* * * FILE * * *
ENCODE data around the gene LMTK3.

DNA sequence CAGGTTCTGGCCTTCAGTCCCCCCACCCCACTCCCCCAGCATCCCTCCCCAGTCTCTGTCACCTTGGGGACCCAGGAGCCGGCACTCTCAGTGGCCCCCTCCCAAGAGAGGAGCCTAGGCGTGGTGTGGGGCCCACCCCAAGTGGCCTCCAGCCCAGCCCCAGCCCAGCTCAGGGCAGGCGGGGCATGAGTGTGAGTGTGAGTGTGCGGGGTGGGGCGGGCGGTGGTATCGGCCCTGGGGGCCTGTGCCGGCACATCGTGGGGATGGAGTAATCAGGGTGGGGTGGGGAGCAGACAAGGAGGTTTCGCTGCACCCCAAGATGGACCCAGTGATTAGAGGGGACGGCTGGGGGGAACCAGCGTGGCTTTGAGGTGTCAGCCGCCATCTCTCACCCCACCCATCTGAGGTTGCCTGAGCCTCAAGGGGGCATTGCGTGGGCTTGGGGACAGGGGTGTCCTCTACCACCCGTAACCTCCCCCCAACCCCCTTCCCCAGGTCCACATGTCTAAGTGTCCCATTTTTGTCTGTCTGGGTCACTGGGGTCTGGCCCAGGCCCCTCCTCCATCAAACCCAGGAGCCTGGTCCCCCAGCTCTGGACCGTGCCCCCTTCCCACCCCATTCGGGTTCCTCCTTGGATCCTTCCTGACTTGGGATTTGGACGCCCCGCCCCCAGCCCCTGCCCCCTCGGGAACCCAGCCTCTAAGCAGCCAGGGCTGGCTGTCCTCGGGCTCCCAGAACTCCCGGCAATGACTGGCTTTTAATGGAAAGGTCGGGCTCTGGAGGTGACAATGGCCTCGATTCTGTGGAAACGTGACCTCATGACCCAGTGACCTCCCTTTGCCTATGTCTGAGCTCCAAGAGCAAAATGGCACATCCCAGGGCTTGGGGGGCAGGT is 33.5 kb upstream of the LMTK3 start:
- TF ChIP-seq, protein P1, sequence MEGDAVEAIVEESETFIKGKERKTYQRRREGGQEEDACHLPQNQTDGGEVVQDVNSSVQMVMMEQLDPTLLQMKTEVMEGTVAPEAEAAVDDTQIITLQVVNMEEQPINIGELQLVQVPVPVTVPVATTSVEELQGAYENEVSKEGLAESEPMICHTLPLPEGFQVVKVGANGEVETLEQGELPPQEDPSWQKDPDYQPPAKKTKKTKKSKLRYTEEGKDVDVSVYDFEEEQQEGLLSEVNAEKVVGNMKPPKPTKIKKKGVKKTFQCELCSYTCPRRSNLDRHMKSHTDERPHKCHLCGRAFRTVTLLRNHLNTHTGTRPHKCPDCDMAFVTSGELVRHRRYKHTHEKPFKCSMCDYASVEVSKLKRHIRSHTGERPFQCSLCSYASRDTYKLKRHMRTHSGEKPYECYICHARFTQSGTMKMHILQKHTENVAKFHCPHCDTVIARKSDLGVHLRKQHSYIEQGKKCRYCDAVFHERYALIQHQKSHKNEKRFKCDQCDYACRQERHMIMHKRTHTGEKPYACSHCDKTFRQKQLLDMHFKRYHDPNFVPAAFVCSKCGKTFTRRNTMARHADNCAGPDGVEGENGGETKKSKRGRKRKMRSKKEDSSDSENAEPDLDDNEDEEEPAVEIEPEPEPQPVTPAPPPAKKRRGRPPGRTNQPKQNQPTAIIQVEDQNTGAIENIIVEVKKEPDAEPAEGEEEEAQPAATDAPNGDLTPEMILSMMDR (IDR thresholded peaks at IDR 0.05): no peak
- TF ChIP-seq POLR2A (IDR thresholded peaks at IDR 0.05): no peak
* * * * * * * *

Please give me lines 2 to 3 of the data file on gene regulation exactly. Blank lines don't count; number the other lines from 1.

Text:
DNA sequence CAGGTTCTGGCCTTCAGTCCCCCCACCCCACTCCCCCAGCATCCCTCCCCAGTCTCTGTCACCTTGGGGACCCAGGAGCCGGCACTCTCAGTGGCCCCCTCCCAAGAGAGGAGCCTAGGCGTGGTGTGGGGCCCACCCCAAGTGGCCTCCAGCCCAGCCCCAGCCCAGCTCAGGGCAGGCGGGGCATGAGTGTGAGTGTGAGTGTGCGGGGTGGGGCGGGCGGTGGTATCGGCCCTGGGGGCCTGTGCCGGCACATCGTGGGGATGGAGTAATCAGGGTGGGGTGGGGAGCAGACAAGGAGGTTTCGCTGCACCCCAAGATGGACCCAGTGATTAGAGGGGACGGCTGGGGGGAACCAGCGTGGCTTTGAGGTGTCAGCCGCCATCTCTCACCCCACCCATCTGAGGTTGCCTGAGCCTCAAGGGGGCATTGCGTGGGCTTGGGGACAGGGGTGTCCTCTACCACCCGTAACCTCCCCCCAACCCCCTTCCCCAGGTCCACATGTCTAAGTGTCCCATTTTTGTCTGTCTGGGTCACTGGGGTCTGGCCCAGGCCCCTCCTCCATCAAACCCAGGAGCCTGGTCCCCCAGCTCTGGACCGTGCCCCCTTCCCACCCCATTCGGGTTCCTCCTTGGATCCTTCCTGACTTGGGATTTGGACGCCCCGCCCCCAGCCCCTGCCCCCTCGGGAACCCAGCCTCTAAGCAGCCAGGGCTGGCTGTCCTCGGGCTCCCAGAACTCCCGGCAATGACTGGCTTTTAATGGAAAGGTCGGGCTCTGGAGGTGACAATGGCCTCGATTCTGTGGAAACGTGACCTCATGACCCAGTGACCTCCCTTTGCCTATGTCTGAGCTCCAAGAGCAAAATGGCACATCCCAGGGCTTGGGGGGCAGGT is 33.5 kb upstream of the LMTK3 start:
- TF ChIP-seq, protein P1, sequence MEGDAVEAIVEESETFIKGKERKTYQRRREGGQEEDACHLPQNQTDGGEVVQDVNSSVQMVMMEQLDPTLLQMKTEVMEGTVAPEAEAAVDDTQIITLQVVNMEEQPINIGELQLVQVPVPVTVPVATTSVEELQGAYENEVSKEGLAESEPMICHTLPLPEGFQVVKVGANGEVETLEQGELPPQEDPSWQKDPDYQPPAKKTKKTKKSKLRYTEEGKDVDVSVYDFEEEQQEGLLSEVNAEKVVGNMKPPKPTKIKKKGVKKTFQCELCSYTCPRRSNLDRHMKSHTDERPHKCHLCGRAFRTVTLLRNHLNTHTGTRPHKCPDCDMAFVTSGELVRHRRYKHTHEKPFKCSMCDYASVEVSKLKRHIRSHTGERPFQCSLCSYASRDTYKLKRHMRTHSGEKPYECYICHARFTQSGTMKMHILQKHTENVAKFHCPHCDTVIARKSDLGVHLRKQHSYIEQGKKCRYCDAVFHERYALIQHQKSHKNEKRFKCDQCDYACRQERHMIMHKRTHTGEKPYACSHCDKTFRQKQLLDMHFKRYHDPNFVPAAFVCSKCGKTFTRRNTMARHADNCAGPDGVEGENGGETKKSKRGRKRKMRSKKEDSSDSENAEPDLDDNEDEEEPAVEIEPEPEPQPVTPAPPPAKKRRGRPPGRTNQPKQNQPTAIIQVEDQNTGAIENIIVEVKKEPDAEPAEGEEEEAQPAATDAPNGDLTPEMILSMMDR (IDR thresholded peaks at IDR 0.05): no peak